Jerusalem is hot for erotic video on demand (VOD) action

February 24, 2010

Apparently, in a recent study of all video on demand content viewed by customers of the Israeli cable company HOT, Jerusalem viewers watch more erotic content than viewers in any other city in Israel. The most viewed content by Tel Aviv customers is documentary.

Take that, J-town!

The details were discussed on the evening’s economic news program, Economic Night, and posted to their Facebook page.


Swine Flu in Israel Infects Government Ministers

April 28, 2009

Ben Hartman has a great piece in today’s Ha’Aretz newspaper about the sheer insanity of Israeli politics, how coalitions are put together, who runs our ministries and why we have nothing to do but laugh at the situation.

On what must have been a slow day at the Knesset, the de facto head of the Health Ministry, MK Yakov Litzman, stated Monday that swine flu would be from here on in referred to as “Mexican Flu,” as pork is non-kosher and considered unclean under Jewish law.

…While this may seem to be just the semi-weekly “Haredi government minister gone wild” comment that makes for great office banter, the truth is that it’s just one more in a series of state-sanctioned declarations by a government official that serves only to further humiliate Israel in the eyes of the world.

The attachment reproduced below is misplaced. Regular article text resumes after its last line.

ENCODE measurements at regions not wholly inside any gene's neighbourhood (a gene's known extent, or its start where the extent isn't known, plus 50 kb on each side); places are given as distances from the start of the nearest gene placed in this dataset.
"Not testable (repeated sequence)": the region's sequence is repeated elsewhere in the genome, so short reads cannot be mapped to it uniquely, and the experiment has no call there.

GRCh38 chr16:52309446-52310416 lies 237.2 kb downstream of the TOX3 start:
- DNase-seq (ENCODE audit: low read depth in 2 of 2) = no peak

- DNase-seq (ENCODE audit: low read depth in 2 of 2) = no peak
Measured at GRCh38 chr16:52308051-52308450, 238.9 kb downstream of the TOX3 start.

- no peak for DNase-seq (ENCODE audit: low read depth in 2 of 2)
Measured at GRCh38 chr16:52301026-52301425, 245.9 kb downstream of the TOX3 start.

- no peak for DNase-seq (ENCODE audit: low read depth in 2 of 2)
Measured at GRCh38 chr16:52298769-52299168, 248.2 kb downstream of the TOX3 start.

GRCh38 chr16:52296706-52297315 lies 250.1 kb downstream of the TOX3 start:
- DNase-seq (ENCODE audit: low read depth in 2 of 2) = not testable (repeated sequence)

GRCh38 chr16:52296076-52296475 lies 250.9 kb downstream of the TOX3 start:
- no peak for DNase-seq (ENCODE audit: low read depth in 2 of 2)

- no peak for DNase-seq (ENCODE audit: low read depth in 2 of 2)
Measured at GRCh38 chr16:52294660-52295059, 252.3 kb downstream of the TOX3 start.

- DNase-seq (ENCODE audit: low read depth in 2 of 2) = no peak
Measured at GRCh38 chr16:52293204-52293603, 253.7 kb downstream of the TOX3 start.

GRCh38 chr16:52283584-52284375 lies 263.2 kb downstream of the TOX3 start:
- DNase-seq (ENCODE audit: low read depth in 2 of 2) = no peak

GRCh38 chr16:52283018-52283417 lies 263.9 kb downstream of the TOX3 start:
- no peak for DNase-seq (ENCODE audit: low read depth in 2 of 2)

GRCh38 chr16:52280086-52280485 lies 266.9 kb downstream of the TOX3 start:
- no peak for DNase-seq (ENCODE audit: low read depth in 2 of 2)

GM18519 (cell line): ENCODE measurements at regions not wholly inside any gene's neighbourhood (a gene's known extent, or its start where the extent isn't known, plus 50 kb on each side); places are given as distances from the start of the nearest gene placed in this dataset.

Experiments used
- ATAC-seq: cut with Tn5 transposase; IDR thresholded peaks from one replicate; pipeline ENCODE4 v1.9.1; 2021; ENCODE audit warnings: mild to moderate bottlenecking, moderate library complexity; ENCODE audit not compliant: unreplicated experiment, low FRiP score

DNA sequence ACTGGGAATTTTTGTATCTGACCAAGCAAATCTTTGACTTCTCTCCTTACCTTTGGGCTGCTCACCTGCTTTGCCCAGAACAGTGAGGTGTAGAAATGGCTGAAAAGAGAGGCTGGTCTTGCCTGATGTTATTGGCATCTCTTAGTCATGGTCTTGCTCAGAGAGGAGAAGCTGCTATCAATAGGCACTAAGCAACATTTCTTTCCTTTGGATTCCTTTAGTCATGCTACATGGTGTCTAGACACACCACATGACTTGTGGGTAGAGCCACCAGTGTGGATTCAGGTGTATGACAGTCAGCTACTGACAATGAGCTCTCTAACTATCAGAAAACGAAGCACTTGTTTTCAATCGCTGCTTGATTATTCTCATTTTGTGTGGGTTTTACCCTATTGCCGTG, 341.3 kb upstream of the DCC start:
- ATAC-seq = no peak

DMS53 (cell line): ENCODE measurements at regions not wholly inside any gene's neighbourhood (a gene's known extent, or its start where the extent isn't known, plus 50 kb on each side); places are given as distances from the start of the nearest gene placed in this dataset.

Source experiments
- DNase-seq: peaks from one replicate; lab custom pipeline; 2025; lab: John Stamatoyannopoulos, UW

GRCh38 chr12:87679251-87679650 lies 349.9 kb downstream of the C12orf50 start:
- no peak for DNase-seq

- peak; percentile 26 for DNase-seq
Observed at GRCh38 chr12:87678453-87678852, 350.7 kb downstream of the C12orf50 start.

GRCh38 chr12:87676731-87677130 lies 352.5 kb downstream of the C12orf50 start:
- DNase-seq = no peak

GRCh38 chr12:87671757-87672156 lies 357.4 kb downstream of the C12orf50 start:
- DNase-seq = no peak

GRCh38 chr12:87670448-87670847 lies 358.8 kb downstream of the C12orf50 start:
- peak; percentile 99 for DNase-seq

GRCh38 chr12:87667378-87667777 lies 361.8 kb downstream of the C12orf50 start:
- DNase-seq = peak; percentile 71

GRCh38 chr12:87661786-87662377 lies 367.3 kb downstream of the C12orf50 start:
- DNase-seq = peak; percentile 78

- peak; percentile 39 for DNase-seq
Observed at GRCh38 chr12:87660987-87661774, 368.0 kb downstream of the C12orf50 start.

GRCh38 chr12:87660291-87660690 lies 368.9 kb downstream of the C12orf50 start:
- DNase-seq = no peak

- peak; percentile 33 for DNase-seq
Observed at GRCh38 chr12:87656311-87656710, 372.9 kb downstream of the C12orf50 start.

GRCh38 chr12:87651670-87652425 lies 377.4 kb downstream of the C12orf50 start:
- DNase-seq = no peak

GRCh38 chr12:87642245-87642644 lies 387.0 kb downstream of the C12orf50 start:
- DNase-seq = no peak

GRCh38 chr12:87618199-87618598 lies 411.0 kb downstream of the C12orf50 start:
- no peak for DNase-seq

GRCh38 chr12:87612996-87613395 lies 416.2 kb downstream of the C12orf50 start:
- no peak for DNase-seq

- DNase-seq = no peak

Israel and Fuel Prices

July 8, 2008

Gotta love our beloved Israeli, when asked about his views on rising fuel prices:

“I don’t care about the price – I always fill up only 50 [shekels]”

When informed by the interviewer that he will be getting less fuel if he continues paying the same total, our friend says:

“No, not really, as you can see, I drive a scooter”

The video itself is highly recommended! To view it, visit the site here and skip exactly two minutes into the video. To make sure you’re viewing the right video, it should be the one that says (in Hebrew): “Einav Galili laughs at the whole world.”


TWS 2008 – Worst Israeli High Tech/Internet Conference Ever

July 1, 2008

The arrogance and silliness of Israelis reached an all-time low with what must have been the most disapointing high tech/Internet conference ever.

The TWS 2008 event earlier today assembled a group of 10 Israeli start-ups (although I’m not sure what Answers Corporations was doing there, almost 10 years after being founded) to present themselves to the Israeli marketplace, VCs and others in the Industry. In addition to the featured “start-ups” were panel discussions and other bonuses.